International mechanisms to revalue women's work: research

The report reviews different approaches to redress the undervaluation of women’s work and assesses their applicability to the Scottish employment context. The report finds that undervaluation of women’s work is a driver of the gender pay gap and makes recommendations to alleviate this disparity.

Appendix 1 – Case Study 11 – UK: Maintaining Single Status and Equal Pay in Local Government

The UK GPG was 15.5 % in 2020[123] and collective bargaining coverge 26.9% in 2019[124]. This case study examines a collective bargaining initiative within the National Joint Council for Local Government Services in England, Wales and Northern Ireland (NJC). The objective was to increase the lowest rates of pay (and thereby pay throughout the pay structure), ‘equality proof’ the NJC Job Evaluation Scheme (NJCJES), restore ‘equal value’ differentials established through use of the NJCJES and further narrow the GPG. In doing so, both sides of the NJC hoped to improve and ‘future proof’ the NJCJES and maintain equal pay for work of equal value within local government and associated employers.


The NJC covers 1.6 million employees across councils and schools in England and Wales and in Education Boards in Northern Ireland. Most large academy chains and many ‘arms-length’ employers also use it. Three-quarters (76%) of NJC employees are women and 60% work part-time (less than 37 hours a week). The NJC ‘Single Status’ agreement (NJCSSA) was reached after lengthy negotiations in 1997. The agreement initially also applied to Scotland, which was part of the NJC and had a Scottish sub-committee of it. However, a unilateral decision was taken by the Scottish trade unions and employers to leave the NJC and a Scottish Joint Council (SJC) and separate Single Status agreement was reached in 1999. An SJCJES was also developed, which is now in its third iteration following changes to ensure equal value. The NJCSSA aimed to harmonise working conditions across manual and white collar jobs within a single collective agreement and establish a pay and grading system that complied with the Equal Pay Act and delivered ‘equal pay for work of equal value’.

It was important to have one common JES and pay system for the harmonised workforce. The Employers Side of the NJC would not agree to ‘national’ grades, so each employer – over 400 councils and many schools – had to evaluate jobs and establish a local pay structure and there was no agreed deadline for implementation. Unfortunately, unlike with the parallel – and slightly later – Agenda for Change scheme in the NHS, the Government would not provide extra funding for councils to introduce the new pay and grading system and establish equal pay, at a time when ‘efficiency reviews’ were impacting on budgets. This led to widespread removal of bonus schemes and ‘levelling down’ of men’s pay, rather than ‘levelling up’ of women’s pay and mass litigation by the trade unions and ‘no win, no fee’ lawyers. This is estimated to have cost NJC councils over £3 billion in legal fees and settlements[125]. Since 2010, almost 60% of central Government funding for local government in England has been cut.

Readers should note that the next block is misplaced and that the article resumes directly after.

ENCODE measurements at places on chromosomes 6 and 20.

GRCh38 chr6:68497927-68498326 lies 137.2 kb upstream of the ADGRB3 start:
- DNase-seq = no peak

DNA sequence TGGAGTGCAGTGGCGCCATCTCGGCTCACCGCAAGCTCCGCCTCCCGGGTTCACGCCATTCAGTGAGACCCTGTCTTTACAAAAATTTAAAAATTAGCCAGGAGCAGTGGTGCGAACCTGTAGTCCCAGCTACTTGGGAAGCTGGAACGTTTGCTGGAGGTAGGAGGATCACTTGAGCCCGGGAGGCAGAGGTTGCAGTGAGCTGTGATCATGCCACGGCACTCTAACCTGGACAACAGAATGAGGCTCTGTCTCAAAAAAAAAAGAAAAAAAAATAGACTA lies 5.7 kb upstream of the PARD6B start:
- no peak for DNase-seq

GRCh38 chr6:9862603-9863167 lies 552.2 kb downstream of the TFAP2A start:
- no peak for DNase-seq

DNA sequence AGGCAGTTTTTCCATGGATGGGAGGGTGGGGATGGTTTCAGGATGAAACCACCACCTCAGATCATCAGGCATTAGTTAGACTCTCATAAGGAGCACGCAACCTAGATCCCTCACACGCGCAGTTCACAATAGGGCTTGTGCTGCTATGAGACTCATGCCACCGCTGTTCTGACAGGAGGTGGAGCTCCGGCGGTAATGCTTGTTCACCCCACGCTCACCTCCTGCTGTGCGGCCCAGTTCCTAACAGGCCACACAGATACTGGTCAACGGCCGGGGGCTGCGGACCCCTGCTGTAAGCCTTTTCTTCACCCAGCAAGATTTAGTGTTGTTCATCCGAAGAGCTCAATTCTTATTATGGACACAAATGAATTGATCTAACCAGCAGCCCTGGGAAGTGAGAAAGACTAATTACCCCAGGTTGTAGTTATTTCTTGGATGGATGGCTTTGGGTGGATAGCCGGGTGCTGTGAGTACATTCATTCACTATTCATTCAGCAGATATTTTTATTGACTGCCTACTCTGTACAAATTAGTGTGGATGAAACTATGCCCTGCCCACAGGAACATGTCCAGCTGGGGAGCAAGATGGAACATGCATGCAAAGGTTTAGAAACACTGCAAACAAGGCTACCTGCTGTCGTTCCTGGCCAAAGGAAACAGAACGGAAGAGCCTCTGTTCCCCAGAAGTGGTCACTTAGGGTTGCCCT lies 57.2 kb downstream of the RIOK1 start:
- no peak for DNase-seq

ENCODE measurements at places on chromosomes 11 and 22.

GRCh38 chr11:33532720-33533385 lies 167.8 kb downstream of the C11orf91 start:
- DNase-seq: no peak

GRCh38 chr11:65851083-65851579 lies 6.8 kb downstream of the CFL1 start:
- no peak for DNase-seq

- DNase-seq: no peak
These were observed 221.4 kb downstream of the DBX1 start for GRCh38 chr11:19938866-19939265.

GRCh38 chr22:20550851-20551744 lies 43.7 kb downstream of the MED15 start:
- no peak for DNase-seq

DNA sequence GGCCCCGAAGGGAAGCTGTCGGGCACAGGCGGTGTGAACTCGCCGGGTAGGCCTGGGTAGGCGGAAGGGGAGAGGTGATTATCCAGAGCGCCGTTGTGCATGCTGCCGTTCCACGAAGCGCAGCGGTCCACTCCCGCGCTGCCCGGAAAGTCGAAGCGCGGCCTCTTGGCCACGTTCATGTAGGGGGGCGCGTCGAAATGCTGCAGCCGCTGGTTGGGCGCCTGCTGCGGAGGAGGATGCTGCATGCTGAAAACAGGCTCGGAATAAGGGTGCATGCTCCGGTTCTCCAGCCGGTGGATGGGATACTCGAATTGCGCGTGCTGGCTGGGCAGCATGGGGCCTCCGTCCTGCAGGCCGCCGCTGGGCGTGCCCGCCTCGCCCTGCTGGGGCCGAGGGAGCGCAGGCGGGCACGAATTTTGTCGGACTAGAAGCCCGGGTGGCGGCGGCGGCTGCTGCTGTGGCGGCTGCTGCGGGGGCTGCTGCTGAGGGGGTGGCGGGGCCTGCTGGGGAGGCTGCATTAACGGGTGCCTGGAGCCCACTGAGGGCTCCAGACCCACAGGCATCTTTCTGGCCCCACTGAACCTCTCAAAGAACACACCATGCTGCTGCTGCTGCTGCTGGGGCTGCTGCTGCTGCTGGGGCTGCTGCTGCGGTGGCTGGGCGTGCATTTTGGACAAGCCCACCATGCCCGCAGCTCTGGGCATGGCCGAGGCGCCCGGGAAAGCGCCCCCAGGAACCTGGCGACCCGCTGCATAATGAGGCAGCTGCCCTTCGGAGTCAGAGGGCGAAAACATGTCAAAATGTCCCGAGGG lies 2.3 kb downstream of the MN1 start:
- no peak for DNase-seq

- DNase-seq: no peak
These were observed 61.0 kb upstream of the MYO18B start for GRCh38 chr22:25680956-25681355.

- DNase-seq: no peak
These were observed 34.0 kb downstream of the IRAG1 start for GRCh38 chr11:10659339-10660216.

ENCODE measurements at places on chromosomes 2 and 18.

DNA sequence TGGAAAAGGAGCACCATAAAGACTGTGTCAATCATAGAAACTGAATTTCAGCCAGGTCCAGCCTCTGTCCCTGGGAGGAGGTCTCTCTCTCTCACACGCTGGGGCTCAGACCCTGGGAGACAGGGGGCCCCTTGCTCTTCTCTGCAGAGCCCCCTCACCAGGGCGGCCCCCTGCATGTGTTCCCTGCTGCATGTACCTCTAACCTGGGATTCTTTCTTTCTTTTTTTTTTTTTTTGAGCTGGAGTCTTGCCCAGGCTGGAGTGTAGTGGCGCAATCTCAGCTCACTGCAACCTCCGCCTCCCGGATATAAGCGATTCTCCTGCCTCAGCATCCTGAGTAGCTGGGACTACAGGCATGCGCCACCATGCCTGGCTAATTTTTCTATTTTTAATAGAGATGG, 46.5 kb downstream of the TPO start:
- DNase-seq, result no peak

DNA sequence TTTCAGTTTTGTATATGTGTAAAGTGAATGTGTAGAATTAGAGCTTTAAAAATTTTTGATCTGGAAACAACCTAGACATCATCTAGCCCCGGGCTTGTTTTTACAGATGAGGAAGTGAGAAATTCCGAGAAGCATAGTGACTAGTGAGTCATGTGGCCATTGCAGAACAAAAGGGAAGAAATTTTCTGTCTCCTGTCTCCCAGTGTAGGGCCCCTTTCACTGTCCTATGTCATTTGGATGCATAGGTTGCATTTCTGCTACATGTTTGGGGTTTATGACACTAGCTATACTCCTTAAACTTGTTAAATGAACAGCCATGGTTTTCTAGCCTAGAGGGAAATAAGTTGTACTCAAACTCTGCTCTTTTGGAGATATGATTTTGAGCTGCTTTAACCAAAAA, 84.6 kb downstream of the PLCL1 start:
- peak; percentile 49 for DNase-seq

Despite low NJC pay settlements, two-thirds of councils had individually and unilaterally implemented the independent Foundation Living Wage (FLW) by 2018 – a higher level of pay for the lowest-paid workers than NJC pay. This distorted job evaluated differentials, caused ‘bunching’ of workers on the lower pay points and undermined supervisory relativities.

Negotiations on the 2018–20 NJC followed years of below-inflation pay increases, a four-year pay freeze from 2009–12 and then a 1% pay ‘cap’. These had left local government and allied workers earning less than those in equivalent posts in the NHS, the Police and in the Civil Service, while NJC conditions such as sick pay, holiday pay and car allowances have been cut in over 60% of councils.


The 2018–20 NJC agreement established a universal rate of pay of £9 per hour in 2018 as the bottom pay point – almost equal to the FLW. It also re-structured the pay spine and equalised gaps between pay points up to scale point 20. This ensured that differentials reflecting equal pay for work of equal value can be maintained into the future and increments on the pay spine – at least up to the middle – are equal. (The Employers Side would not agree to equalisation of pay gaps higher up the spine for cost reasons, but agreed that it should be addressed in future negotiations). As a result the GPG in local government narrowed from 5.7% to 2.3% from the point of implementation and within a year[126].


The agreement has applicability to Scottish local and national governments and the SJC – as well as other public sector employers with equal value proofed job evaluation schemes and pay structures. It is an example of the importance of ‘maintenance’ of the JES and pay and grading structure to maintain equal value differentials and equal progression, combined with a significant pay increase for the lowest paid. Action of this kind is needed at regular intervals to ensure that JE schemes and pay structures remain fit for purpose[127].



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